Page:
I’m a new user of libxml and new to XML in general.  I’ve been asked to evaluate XML libraries, preferably Open Source projects, for some things we want to do with XML in our products.  We provide an archival/retrieval system for medical records and images and we use XML for attaching metadata to the files we store.  We have some front-end UI components that make some use of XML but currently most of the work is done in the transport layer and the backend database components.  Due to the volume of data involved, efficiency and execution speed is a prime concern, though not necessarily an overriding one.  Most of the XML work being done now is with roll-your-own string processing.  Going forward we will need to be more sophisticated and standards-compliant.


Of the packages that turned up when I did a search, Xerces and libxml are the leading candidates.  I’ve downloaded, installed, built, and written test code for both and based on my findings, I’m leaning very heavily toward recommending libxml.  The person I report to has a very strong bias toward Xerces in general, and the W3C DOM standard in particular, as the hammer with which to pound all nails, even if the problem isn’t a nail.  I’ve also received feedback from some of the users in the Xerces group and they make some points that I should at least consider.  What I’d like to do is present my reasons for recommending libxml, given the job we need to do as described above, include some of the Xerces users’ comments, and hopefully get your thoughts as well.  I like libxml because:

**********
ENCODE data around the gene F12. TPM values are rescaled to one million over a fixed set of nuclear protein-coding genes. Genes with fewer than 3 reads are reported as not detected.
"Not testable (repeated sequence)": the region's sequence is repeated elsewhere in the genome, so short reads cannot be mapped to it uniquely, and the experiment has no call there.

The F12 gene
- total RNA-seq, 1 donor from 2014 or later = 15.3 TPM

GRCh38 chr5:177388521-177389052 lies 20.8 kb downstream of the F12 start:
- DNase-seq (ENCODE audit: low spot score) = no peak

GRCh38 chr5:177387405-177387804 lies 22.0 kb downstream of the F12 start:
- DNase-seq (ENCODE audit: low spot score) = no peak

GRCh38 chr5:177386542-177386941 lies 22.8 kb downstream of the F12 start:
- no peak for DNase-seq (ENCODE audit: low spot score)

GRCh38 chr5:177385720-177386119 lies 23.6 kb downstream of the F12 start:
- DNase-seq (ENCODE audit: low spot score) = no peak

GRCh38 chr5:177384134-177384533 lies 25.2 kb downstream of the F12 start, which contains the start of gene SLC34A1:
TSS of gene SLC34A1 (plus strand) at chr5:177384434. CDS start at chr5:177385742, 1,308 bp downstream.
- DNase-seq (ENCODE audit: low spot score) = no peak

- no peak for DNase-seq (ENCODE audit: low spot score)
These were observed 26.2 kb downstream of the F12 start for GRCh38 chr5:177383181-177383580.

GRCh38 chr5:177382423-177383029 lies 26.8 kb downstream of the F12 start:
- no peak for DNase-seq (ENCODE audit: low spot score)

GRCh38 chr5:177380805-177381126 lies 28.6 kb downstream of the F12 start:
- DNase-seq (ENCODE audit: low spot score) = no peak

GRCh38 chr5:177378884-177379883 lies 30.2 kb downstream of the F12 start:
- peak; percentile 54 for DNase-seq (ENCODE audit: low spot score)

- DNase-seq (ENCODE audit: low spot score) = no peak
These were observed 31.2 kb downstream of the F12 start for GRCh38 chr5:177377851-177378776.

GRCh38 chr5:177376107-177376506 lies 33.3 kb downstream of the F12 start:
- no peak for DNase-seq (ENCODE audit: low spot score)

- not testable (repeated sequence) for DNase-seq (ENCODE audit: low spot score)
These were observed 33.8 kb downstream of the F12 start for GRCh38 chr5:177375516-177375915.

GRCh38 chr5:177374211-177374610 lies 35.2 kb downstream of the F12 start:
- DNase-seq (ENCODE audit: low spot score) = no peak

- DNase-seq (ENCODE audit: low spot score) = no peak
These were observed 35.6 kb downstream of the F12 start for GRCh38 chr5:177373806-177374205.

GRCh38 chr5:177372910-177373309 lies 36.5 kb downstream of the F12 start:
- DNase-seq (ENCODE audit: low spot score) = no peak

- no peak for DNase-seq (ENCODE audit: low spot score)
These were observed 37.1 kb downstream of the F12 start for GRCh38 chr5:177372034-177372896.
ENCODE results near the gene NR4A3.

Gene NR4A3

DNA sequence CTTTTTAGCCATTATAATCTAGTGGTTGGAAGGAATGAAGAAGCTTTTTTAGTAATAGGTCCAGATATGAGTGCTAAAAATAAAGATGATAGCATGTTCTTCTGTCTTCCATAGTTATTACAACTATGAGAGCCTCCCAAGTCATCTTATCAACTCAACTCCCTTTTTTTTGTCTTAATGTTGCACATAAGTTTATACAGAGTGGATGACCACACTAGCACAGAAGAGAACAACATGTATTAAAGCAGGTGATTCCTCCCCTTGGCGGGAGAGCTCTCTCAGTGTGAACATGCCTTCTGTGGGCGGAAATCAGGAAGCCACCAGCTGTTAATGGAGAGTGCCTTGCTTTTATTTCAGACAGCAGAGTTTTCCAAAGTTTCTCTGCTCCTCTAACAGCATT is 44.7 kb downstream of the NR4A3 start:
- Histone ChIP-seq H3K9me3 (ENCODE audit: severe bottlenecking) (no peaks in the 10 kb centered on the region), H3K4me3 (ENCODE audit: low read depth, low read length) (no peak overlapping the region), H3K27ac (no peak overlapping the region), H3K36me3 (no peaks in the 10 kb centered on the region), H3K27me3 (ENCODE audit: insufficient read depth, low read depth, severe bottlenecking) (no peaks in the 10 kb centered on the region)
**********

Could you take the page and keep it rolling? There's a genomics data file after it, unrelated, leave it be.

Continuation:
• It’s fast, about 3x faster than Xerces in some fairly rudimentary tests
  • It supports XPath (one of our big requirements) on its own, Xerces requires a bolt-on component like Xalan or Pathan to do XPath.